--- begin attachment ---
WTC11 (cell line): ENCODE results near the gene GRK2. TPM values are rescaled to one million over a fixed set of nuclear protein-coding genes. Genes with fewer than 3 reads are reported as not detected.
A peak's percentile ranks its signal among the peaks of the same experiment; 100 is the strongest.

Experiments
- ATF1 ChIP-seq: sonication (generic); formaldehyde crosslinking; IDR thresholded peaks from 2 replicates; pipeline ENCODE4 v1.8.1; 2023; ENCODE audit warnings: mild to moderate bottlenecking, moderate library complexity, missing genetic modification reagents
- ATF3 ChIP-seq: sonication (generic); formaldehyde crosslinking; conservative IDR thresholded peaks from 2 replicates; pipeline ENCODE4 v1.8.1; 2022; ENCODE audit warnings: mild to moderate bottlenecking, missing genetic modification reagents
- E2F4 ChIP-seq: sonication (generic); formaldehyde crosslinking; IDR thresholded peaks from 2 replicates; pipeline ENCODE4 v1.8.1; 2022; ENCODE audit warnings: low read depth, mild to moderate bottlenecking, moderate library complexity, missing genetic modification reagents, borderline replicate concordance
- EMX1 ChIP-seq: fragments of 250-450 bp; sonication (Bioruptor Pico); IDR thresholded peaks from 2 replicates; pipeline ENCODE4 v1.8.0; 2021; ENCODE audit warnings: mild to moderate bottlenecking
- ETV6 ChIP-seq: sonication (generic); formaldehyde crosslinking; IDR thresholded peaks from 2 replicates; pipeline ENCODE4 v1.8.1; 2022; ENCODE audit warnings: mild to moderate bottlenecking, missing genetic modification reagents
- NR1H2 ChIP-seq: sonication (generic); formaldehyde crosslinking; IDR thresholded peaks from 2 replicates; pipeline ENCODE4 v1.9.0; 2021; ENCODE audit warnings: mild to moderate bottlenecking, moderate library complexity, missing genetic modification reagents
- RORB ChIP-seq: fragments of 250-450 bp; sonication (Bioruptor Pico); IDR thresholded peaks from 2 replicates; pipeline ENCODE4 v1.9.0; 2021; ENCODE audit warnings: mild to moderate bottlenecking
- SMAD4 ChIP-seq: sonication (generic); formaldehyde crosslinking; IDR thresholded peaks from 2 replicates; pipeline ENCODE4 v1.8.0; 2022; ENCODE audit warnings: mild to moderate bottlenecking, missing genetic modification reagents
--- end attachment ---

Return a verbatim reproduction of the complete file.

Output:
WTC11 (cell line): ENCODE results near the gene GRK2. TPM values are rescaled to one million over a fixed set of nuclear protein-coding genes. Genes with fewer than 3 reads are reported as not detected.
A peak's percentile ranks its signal among the peaks of the same experiment; 100 is the strongest.

Experiments
- ATF1 ChIP-seq: sonication (generic); formaldehyde crosslinking; IDR thresholded peaks from 2 replicates; pipeline ENCODE4 v1.8.1; 2023; ENCODE audit warnings: mild to moderate bottlenecking, moderate library complexity, missing genetic modification reagents
- ATF3 ChIP-seq: sonication (generic); formaldehyde crosslinking; conservative IDR thresholded peaks from 2 replicates; pipeline ENCODE4 v1.8.1; 2022; ENCODE audit warnings: mild to moderate bottlenecking, missing genetic modification reagents
- E2F4 ChIP-seq: sonication (generic); formaldehyde crosslinking; IDR thresholded peaks from 2 replicates; pipeline ENCODE4 v1.8.1; 2022; ENCODE audit warnings: low read depth, mild to moderate bottlenecking, moderate library complexity, missing genetic modification reagents, borderline replicate concordance
- EMX1 ChIP-seq: fragments of 250-450 bp; sonication (Bioruptor Pico); IDR thresholded peaks from 2 replicates; pipeline ENCODE4 v1.8.0; 2021; ENCODE audit warnings: mild to moderate bottlenecking
- ETV6 ChIP-seq: sonication (generic); formaldehyde crosslinking; IDR thresholded peaks from 2 replicates; pipeline ENCODE4 v1.8.1; 2022; ENCODE audit warnings: mild to moderate bottlenecking, missing genetic modification reagents
- NR1H2 ChIP-seq: sonication (generic); formaldehyde crosslinking; IDR thresholded peaks from 2 replicates; pipeline ENCODE4 v1.9.0; 2021; ENCODE audit warnings: mild to moderate bottlenecking, moderate library complexity, missing genetic modification reagents
- RORB ChIP-seq: fragments of 250-450 bp; sonication (Bioruptor Pico); IDR thresholded peaks from 2 replicates; pipeline ENCODE4 v1.9.0; 2021; ENCODE audit warnings: mild to moderate bottlenecking
- SMAD4 ChIP-seq: sonication (generic); formaldehyde crosslinking; IDR thresholded peaks from 2 replicates; pipeline ENCODE4 v1.8.0; 2022; ENCODE audit warnings: mild to moderate bottlenecking, missing genetic modification reagents